The shocking number of kids who can’t write
ONE in five Year 9 students in NSW have failed this year's NAPLAN writing test, continuing an alarming slide in literacy skills that has experts calling for urgent reforms in the classroom.
A similar number of students only met the minimum writing standards, meaning about 40 per cent of Year 9 classmates across the state require help putting a sentence together.
Failing to meet the minimum standard in writing means students "will have difficulty" in the classroom, according to the Australian Curriculum and Reporting Authority.
This year 18.7 per cent of Year 9s were in this category, putting the state behind Western Australia, Victoria and the ACT.
NSW's performance has been getting worse since 2011, when 15.1 per cent failed, and last year, when 16.3 per cent didn't reach the standard.
But it is a national problem, with every state's writing skills declining since 2011. And it isn't just limited to Year 9, with writing results in Years 5 and 7 below those observed in the base year.
According to ACARA, students who don't meet the minimum standard may need "intervention and support" and are at risk of being unable to progress satisfactorily at school. It notes students who perform at the national minimum standard - in NSW this was 22 per cent - may also require additional assistance.
However, while writing skills deteriorated, students in NSW improved or maintained their performance in other areas such as reading and numeracy.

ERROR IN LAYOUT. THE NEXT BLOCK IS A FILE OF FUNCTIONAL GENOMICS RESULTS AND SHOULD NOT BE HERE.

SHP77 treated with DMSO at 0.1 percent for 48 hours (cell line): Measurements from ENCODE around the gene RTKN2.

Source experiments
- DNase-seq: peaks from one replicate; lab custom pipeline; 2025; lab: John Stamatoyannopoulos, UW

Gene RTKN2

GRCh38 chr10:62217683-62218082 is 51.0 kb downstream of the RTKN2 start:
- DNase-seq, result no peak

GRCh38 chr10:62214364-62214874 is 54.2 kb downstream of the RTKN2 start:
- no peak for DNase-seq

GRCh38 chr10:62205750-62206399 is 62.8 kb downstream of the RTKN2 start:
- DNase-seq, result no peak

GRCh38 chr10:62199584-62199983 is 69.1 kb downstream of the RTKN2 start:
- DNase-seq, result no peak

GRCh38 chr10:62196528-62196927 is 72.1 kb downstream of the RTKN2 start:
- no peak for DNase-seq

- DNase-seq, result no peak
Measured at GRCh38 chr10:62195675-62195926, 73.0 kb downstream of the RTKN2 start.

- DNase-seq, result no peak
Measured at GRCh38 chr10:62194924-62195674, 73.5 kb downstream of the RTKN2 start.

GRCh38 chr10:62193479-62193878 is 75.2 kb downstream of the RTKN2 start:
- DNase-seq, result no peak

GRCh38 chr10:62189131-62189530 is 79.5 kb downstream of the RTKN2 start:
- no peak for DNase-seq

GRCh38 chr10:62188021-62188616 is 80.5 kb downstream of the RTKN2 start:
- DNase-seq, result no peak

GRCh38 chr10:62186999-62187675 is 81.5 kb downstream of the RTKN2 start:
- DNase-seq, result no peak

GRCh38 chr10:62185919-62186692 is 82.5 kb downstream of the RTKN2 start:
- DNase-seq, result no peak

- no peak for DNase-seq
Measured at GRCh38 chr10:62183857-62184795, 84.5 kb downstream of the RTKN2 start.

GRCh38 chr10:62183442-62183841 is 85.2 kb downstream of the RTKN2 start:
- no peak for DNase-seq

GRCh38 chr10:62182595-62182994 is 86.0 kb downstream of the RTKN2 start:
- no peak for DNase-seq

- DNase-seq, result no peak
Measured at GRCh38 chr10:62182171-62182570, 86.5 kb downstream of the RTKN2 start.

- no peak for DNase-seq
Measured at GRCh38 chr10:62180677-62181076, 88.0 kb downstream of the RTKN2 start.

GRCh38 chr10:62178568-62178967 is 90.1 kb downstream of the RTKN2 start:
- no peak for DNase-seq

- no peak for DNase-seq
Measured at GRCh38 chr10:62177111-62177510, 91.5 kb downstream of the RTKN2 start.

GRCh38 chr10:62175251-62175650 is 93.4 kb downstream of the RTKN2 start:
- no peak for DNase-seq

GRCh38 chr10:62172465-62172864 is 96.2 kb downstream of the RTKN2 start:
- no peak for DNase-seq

In NAPLAN writing tests, students are given a picture or a phrase and must write either a "persuasive or narrative" text in 40 minutes. Students may be asked to make up a story using their imagination or write about a subject of debate. They are marked against ten criteria including text structure, paragraphing, vocabulary, punctuation, ideas, spelling and sentence structure.
The Grattan Institute's education program director Peter Goss said schools should focus explicitly on teaching students how to write.
"The National Minimum Standard is a baseline that all students should be expected to meet but it is set really very low," he said.
"Australia needs to set its sights higher and work systematically on writing as a core foundation."
UTS professor of education and culture Rosemary Johnston said the written word could be lost unless children did more practice. "I think it is purely and simply practice," Prof Johnston said.
"I don't think it matters if it is handwriting or written on a computer, we need children to read more and to write more, otherwise it is a skill that is going to be lost."
Education Minister Rob Stokes said NSW performed above the national average.